Posts Tagged ‘power’


The real “other side”

May 26, 2011

Every now and then, there are rumblings about passing a law that would prohibit unions from using member dues to make political contributions without the written permission of the member.  For those of us who’ve been exposed to the portrayal of unions as corrupt special interests (think The Wire, Season Three), this makes some sense.  I admit to thinking that I could see where the impulse for such legislation might come from when I first heard of it.  For me, the two sides were: constrain political contributions or don’t.

Flying Whale, not surprisingly, was able to put it in context much more quickly, responding, “Are we going to require shareholders to sign something before corporations can make political contributions too?”  For Flying Whale, the two sides were: constrain both opposing powers or neither.

Initially, I was confined to a narrower scope, that of limiting union corruption, when imagining the other side of the argument.  Flying Whale was working from a broader and, I think, more robust understanding–that the other side was really about keeping opposing powers balanced.

The conversation reminded me that I really do think it’s a skill to be able to see the real “other side,” not the one embedded in the frame someone else is using.

Cynthia Crossen’s book, Tainted Truth, of which I’ve admittedly only read a few chapters, really made this point for me.  In her discussion of polling, she explores how poll results are affected by question wording.  Old news, right?  But I was surprised by how difficult it was for me to spot the less egregious slants.  For example, in Chapter Five, Crossen explores the public opinion polling that surrounded the Clarence Thomas/Anita Hill scandal/accusation.  Regarding a question from a New York Times/CBS News poll:

“Some people say Anita Hill’s charges should not be taken seriously because she did not make them years ago at the time she said the incidents happened.” (So far, so good.  That, indeed, was a popular argument against Anita Hill’s case.) The question continues: “Other people say the charges should be taken seriously even though they were made for the first time just recently.”  This second sentence is supposed to be the other side of the coin–the reason Anita Hill should be taken seriously.  Instead, it simply restates the negative point–she took a long time to complain.  But what would the results have been if the second part of the question had read, “Other people say the charges should be taken seriously because women sometimes have reasons to delay reporting such behavior?”

Once Crossen points it out, it’s so clear.  But just the “Some people say…other people say” structure had me fooled into taking it as an even-handed question.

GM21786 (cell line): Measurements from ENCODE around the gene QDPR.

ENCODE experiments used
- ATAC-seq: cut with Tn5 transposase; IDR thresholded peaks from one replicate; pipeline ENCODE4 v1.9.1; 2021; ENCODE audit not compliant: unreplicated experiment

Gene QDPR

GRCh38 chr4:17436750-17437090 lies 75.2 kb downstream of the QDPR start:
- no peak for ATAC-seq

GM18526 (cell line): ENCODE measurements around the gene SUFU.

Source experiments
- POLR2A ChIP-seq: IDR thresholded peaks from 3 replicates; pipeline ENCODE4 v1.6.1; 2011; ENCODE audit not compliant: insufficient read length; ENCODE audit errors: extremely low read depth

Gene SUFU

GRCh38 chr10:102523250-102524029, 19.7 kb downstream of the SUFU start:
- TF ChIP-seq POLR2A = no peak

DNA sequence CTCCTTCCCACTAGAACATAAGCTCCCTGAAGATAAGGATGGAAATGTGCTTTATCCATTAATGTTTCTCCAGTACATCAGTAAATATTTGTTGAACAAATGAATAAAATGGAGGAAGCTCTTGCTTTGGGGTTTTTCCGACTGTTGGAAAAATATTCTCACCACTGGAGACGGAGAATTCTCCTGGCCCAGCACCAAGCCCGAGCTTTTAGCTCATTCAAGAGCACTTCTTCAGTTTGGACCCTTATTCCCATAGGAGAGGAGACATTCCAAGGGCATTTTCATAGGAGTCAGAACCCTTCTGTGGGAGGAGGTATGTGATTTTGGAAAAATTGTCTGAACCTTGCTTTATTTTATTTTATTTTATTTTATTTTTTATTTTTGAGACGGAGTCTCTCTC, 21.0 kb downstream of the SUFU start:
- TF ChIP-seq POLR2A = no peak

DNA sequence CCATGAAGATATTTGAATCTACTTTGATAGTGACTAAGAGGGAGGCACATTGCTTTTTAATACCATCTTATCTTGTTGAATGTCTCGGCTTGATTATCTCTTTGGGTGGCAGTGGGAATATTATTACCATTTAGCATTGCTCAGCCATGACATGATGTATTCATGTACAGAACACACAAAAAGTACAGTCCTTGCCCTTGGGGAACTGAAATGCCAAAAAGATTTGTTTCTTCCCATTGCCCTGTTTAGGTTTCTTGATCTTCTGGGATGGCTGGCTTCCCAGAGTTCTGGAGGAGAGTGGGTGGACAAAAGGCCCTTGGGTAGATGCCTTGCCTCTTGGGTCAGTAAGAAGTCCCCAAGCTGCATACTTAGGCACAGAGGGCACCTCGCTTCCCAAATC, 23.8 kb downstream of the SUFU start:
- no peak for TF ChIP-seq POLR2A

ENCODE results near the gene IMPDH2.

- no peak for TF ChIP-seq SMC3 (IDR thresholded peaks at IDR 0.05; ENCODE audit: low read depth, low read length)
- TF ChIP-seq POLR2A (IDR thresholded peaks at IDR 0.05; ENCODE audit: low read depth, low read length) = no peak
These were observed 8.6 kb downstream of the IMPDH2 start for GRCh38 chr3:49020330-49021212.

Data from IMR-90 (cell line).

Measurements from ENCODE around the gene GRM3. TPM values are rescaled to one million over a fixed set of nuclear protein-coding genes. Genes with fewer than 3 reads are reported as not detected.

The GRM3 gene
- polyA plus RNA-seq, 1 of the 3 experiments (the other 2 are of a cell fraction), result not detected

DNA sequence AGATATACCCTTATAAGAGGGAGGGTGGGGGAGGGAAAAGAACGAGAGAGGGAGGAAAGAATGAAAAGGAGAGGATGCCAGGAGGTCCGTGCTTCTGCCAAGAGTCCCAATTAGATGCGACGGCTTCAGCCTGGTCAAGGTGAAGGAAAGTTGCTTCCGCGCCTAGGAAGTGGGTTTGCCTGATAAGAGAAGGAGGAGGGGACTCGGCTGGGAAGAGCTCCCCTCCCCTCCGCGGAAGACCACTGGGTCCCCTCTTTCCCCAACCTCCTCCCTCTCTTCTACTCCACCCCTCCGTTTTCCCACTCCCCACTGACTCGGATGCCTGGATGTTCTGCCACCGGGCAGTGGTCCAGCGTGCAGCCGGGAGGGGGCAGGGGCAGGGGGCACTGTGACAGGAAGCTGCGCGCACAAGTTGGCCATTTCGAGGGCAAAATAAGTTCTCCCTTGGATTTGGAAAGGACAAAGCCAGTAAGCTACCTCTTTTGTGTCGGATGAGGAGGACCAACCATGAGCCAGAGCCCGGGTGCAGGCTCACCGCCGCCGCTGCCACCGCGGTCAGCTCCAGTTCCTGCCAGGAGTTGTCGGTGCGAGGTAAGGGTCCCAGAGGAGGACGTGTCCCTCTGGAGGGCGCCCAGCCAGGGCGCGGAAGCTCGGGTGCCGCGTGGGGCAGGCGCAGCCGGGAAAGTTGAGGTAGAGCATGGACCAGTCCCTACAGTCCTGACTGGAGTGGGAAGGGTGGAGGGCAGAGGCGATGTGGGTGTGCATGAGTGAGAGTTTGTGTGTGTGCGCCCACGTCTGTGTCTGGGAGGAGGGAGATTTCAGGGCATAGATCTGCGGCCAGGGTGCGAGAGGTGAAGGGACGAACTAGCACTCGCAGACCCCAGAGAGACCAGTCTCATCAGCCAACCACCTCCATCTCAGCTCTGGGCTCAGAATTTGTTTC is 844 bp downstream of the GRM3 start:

Knowing that you’re susceptible to being duped certainly helps, but I’m finding this to be a slow skill to acquire.



Obama mobilizes the troops

September 3, 2009

I’m sure some of you received the same email I just did, the one with the From: field occupied by “President Barack Obama.” It’s a DNC email, of course, asking for monetary support to help pass health care reform. It includes these two sentences:

The pundits told us it was impossible — that the donations working people could afford and the hours volunteers could give would never loosen the vise grip of big money and powerful special interests. We proved them wrong.

Did we really? I’m not seeing it.

But that’s not why I’m moved to write about this. I’m moved to write about this because it is fairly unprecedented – a president using the massive email list that he built during his campaign and attempting to mobilize them to help him pass a key policy initiative. This has never happened before, and my concerns come in two closely related flavors.

First, Obama’s list is very likely an enormous list of people who are not activists. Moreover, it’s an enormous list of people without a defined politics. It’s people who were fed up with George W. Bush, people who were taken in by Obama’s personality, or his (deserved) unique appeal as the first African-American president, or his elegant rhetoric. It’s not a homogeneous group of people dedicated to any particular policy agenda or ideology. This is not necessarily a huge concern, but it does create an interesting dynamic – how will these people respond to a specific policy request? Will they tune out, will they do whatever Obama asks them to do, or will it be something in between?

Secondly, and more significantly, if the result of this is closer to “they’ll do whatever Obama asks them to do,” does this represent a significant expansion of executive power? No president has ever before had a direct line to his supporters like this. If Obama can use his supporters to change the course of legislation in Congress, what does that do to checks and balances?

I’m not sure what the answers are, or if this is actually anything to be worried about. But it’s certainly worth thinking about.

Flying Whale